Norwegian Wood, by Haruki Murakami

Set during the late 1960s, Norwegian Wood is a heartfelt ode to adolescence, filled with both the mindless and mindful meanderings of the young soul struggling along the path to maturity.

Murakami’s artful prose captures the pure essence of this age, reaching out to the unanswerable questions of life and love, as well as the transitory struggles for meaning in the adult world. It is from the tale of the stoic and utterly sincere Watanabe that these themes are laid bare.

Norwegian Wood is filled with vivid characters, each desperate to find meaning and explore their emotions. Through a variety of intricate and somewhat random acts, conversations and occurrences, Murakami tells the tale of youthful heartache. Much apart from his other novels,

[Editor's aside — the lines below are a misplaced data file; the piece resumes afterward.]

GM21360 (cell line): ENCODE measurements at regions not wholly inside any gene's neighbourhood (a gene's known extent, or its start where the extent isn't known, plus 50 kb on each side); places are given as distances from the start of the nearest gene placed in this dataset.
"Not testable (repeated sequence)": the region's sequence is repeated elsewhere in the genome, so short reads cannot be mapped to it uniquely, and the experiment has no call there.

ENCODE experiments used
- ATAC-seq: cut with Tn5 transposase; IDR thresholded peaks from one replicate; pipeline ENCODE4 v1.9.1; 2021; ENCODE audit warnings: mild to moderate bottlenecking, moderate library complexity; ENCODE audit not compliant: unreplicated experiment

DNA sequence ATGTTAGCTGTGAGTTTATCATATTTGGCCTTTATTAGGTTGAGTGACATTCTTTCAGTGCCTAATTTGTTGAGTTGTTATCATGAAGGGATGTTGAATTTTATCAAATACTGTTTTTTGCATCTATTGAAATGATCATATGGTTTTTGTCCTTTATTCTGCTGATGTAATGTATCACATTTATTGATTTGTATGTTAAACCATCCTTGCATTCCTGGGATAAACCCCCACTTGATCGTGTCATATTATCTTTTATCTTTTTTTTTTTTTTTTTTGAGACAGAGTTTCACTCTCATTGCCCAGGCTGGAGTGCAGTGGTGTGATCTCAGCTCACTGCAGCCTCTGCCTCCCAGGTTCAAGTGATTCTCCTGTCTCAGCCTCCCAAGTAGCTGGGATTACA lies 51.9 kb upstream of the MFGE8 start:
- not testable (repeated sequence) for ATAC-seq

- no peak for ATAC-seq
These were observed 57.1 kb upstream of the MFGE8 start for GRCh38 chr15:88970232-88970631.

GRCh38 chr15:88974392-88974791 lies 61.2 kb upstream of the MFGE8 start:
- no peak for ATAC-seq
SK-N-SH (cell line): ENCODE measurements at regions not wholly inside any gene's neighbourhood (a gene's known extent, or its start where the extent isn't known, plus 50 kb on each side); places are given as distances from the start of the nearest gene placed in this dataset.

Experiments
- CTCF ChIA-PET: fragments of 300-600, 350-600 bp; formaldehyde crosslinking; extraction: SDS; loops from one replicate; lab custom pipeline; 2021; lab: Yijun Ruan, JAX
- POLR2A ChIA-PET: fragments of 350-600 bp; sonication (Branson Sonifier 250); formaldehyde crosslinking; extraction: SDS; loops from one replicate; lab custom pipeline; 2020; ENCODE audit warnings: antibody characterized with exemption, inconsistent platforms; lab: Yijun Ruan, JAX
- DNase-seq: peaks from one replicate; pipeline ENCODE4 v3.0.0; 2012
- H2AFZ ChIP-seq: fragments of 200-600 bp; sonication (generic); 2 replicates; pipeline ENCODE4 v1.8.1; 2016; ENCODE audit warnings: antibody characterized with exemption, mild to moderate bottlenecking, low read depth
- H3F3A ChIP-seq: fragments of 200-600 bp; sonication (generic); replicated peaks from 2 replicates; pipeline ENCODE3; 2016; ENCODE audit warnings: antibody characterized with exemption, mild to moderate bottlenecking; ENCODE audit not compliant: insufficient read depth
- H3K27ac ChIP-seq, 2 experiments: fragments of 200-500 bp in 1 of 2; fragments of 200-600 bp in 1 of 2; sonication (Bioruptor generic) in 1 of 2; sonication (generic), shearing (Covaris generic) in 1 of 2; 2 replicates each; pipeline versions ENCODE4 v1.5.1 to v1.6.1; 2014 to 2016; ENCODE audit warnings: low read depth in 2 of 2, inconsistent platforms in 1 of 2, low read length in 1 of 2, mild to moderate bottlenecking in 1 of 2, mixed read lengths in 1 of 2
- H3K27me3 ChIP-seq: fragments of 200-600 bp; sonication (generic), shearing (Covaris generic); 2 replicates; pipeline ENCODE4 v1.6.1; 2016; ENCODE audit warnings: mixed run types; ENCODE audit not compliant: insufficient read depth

Norwegian Wood was Murakami’s first seemingly conventional work, straying from the wonderful and fictional imaginings of his others. Despite this, it is also one of his most famous, raising his readership to the millions, and one which every young person should hold in their repertoire.

Length: 389 (Vintage)

Overall Rating: 5 stars

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Author: Jack Jakins

A recent graduate of history, now an aspiring writer and general cynicist

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